When it comes to searching the heavens,
there is no place like the island of Hawaii. Atop the 14,000-foot
summit of Mauna Kea, 13 observatories, including some of the
largest in the world, face the night skies in the isolated heart of
the Pacific. Taking their cue from the scientific community, a
number of Big Island resorts offer stargazing as an activity.
Visitors can drive
up Mauna Kea to stargaze on their own. However, most visitors reach
the top of Mauna Kea via van tour. Several companies are licensed
for summit tours, which are offered year-round. Each company is
limited to two tours per day, with a maximum of 13 participants per
tour. With such limited capacity, summit tours tend to fill up
considered Mauna Kea's summit a sacred place. Austere, majestic and
often snow-capped in winter, the peak was said to be home to the
snow goddess Poliahu, sister and archenemy of the volcano goddess
Pele, who was said to have made her home in the neighboring
calderas of Mauna Loa and Kilauea.
discoveries about the solar system, galaxy and universe have come
from observations made atop Mauna Kea.
The road to the
summit is reached from the Saddle Road, which links the Kohala and
Hilo coasts. Although safe and easy to navigate, it is listed as
off-limits to most rental cars. Vehicles from Harper Car Rentals
and Hertz are the two exceptions; both offer cars designed for the
at 9,000 feet at the observatory base camp, where a small museum
(open until 10 p.m.) introduces visitors to the wonders of modern
astronomy and Mauna Kea's role in it.
But nothing quite
compares to a sunset visit to the summit, followed by a viewing of a night sky alive
with stars and the wispy grandeur of the Milky Way.
respiratory, circulatory or heart ailments should not take summit
tours. Regular scuba divers are warned about potential altitude
offer more than a way of simply accessing the summit. I joined the
Mauna Kea Summit & Stars Adventure offered by Hawaii Forest
& Trail. The tour included narratives by our driver-guide, both
en route and during the stargazing period that followed a sunset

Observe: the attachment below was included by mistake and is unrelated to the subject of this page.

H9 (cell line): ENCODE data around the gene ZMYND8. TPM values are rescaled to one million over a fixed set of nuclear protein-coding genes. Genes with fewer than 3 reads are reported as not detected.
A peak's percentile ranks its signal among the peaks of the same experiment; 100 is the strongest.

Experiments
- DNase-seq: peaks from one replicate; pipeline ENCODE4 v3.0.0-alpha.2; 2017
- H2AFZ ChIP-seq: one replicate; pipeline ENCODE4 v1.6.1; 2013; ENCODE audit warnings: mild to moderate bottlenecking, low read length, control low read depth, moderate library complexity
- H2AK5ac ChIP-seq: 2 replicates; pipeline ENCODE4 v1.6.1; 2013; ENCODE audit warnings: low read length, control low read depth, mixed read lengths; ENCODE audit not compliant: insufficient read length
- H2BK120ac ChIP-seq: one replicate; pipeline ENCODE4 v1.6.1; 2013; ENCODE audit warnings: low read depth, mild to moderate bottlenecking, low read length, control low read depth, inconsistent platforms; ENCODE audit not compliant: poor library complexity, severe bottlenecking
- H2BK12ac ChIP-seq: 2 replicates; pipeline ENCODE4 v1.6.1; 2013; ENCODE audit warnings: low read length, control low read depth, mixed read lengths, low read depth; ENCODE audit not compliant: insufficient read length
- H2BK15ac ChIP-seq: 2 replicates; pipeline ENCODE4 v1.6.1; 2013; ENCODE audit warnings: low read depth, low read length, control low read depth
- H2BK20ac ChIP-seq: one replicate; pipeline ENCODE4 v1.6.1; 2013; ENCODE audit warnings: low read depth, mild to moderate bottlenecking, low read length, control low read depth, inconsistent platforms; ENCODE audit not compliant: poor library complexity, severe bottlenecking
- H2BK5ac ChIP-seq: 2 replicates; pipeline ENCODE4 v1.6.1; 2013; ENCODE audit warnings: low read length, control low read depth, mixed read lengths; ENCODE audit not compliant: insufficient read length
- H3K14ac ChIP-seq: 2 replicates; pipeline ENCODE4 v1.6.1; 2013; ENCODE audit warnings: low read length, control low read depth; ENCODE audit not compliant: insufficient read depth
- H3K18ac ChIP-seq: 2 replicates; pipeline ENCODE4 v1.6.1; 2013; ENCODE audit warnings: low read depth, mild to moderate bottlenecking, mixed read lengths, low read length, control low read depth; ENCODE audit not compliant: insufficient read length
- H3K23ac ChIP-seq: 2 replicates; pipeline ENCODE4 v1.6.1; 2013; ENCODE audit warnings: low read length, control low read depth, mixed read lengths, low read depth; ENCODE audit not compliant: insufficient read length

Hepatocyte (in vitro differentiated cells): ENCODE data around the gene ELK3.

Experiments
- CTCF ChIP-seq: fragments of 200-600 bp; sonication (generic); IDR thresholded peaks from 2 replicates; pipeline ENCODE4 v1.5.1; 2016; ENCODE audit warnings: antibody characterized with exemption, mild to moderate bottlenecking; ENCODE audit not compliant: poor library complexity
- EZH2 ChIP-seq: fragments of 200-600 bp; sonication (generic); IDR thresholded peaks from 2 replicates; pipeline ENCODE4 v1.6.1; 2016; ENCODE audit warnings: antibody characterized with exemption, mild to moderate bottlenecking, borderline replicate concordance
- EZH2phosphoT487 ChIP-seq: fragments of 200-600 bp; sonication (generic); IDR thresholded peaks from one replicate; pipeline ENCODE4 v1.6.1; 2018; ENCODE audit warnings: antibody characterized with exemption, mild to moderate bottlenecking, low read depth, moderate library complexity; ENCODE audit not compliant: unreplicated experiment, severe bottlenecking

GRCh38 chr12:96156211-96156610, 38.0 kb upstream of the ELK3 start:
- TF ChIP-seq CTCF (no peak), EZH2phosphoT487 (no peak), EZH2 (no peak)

visit to the summit. Parkas and gloves were provided to ward off
temperatures that fell into the 40s. Hot chocolate and cookies were
Dinner, a hot,
picnic-style meal, had been served earlier in a tent under cypress
summit tours are offered year-round and last seven to nine hours.
Midday departures from the Kona/Kohala coast and Hilo reach the
summit at sunset. The drive, on paved and unpaved roads, makes its
way up a massive, volcanic mountain that rises 18,000 feet.
Panoramas reveal a stark volcanic landscape of lava flows and
Both Mauna Loa and
Haleakala are within sight of Mauna Kea's summit on clear days,
rising above puffy cumulus clouds that are bathed in rich, sunset
The sunset viewing
is followed by a return to the 9,000-foot level, where telescopes
magnify the countless stars that sparkle in the black
Hawaii Forest &
Trail charges $169 for its tour; Mauna Kea Summit Adventures, $165;
Jack's Tours, $174; and Arnott's Lodge, $110.
Astronomy Center, which opened last year in Hilo, provides a more
comprehensive look at the universe and the ways in which the
ancient Polynesians, including the Hawaiians, viewed the
navigators, the Polynesians were intimately familiar with the
heavens, for it was the familiarity with the position and movement
of the stars that allowed them to navigate the vast stretches of
the Pacific between various islands.
Imiloa links the
traditions of the Hawaiian past and modern discoveries with
exhibits that have multigenerational appeal. Admission is $14.50
for visitors age 13 and older and $7.50 for children ages 4 to 12;
admission is free for children 4 and younger. For more on Imiloa,
contact reporter Allan Seiden, send e-mail to [email protected].